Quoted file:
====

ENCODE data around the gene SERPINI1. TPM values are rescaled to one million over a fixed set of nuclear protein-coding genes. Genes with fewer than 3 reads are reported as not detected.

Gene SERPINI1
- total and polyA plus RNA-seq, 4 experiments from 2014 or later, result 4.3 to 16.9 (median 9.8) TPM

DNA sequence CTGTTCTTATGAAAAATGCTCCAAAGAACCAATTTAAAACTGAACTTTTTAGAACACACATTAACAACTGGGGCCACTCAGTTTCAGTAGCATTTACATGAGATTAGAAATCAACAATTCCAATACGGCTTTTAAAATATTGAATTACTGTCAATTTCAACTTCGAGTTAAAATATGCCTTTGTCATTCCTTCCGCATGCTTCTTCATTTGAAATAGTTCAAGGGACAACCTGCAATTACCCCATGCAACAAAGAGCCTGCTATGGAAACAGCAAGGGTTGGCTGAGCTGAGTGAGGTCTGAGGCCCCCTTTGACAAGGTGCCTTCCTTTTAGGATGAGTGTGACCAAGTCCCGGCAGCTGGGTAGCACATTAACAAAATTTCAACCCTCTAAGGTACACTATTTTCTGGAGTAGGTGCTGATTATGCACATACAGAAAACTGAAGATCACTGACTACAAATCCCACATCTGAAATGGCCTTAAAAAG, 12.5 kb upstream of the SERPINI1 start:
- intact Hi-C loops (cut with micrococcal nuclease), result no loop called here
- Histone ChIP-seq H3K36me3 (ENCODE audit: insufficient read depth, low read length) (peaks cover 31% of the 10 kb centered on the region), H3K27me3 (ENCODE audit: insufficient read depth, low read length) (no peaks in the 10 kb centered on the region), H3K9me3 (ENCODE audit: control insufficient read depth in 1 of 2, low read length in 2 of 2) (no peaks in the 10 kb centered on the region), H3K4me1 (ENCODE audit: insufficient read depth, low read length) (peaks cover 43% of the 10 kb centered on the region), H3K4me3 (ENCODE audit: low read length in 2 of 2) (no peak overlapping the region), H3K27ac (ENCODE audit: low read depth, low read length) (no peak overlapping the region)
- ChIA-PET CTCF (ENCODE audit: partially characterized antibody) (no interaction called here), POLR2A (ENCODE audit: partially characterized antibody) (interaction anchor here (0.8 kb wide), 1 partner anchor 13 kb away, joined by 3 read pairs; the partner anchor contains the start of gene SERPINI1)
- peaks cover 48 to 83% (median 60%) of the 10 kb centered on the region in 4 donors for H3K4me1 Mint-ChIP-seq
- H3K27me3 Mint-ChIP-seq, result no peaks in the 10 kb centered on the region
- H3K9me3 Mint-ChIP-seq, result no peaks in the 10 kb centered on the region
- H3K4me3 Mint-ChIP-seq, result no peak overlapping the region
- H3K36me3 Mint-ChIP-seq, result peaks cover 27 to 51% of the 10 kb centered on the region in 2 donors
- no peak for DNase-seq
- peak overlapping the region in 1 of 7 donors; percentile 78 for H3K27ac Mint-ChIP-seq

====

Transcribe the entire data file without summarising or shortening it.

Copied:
ENCODE data around the gene SERPINI1. TPM values are rescaled to one million over a fixed set of nuclear protein-coding genes. Genes with fewer than 3 reads are reported as not detected.

Gene SERPINI1
- total and polyA plus RNA-seq, 4 experiments from 2014 or later, result 4.3 to 16.9 (median 9.8) TPM

DNA sequence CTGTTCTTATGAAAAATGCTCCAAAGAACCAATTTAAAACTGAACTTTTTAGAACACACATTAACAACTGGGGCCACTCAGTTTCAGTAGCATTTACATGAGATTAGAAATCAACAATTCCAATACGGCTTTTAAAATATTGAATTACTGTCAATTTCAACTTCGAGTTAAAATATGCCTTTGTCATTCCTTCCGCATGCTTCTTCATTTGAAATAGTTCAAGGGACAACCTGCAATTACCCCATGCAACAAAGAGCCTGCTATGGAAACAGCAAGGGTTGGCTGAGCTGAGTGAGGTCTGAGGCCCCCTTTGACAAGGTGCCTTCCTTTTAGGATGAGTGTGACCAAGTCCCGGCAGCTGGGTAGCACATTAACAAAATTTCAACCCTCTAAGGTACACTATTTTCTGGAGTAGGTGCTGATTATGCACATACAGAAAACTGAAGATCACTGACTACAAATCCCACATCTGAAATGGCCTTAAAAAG, 12.5 kb upstream of the SERPINI1 start:
- intact Hi-C loops (cut with micrococcal nuclease), result no loop called here
- Histone ChIP-seq H3K36me3 (ENCODE audit: insufficient read depth, low read length) (peaks cover 31% of the 10 kb centered on the region), H3K27me3 (ENCODE audit: insufficient read depth, low read length) (no peaks in the 10 kb centered on the region), H3K9me3 (ENCODE audit: control insufficient read depth in 1 of 2, low read length in 2 of 2) (no peaks in the 10 kb centered on the region), H3K4me1 (ENCODE audit: insufficient read depth, low read length) (peaks cover 43% of the 10 kb centered on the region), H3K4me3 (ENCODE audit: low read length in 2 of 2) (no peak overlapping the region), H3K27ac (ENCODE audit: low read depth, low read length) (no peak overlapping the region)
- ChIA-PET CTCF (ENCODE audit: partially characterized antibody) (no interaction called here), POLR2A (ENCODE audit: partially characterized antibody) (interaction anchor here (0.8 kb wide), 1 partner anchor 13 kb away, joined by 3 read pairs; the partner anchor contains the start of gene SERPINI1)
- peaks cover 48 to 83% (median 60%) of the 10 kb centered on the region in 4 donors for H3K4me1 Mint-ChIP-seq
- H3K27me3 Mint-ChIP-seq, result no peaks in the 10 kb centered on the region
- H3K9me3 Mint-ChIP-seq, result no peaks in the 10 kb centered on the region
- H3K4me3 Mint-ChIP-seq, result no peak overlapping the region
- H3K36me3 Mint-ChIP-seq, result peaks cover 27 to 51% of the 10 kb centered on the region in 2 donors
- no peak for DNase-seq
- peak overlapping the region in 1 of 7 donors; percentile 78 for H3K27ac Mint-ChIP-seq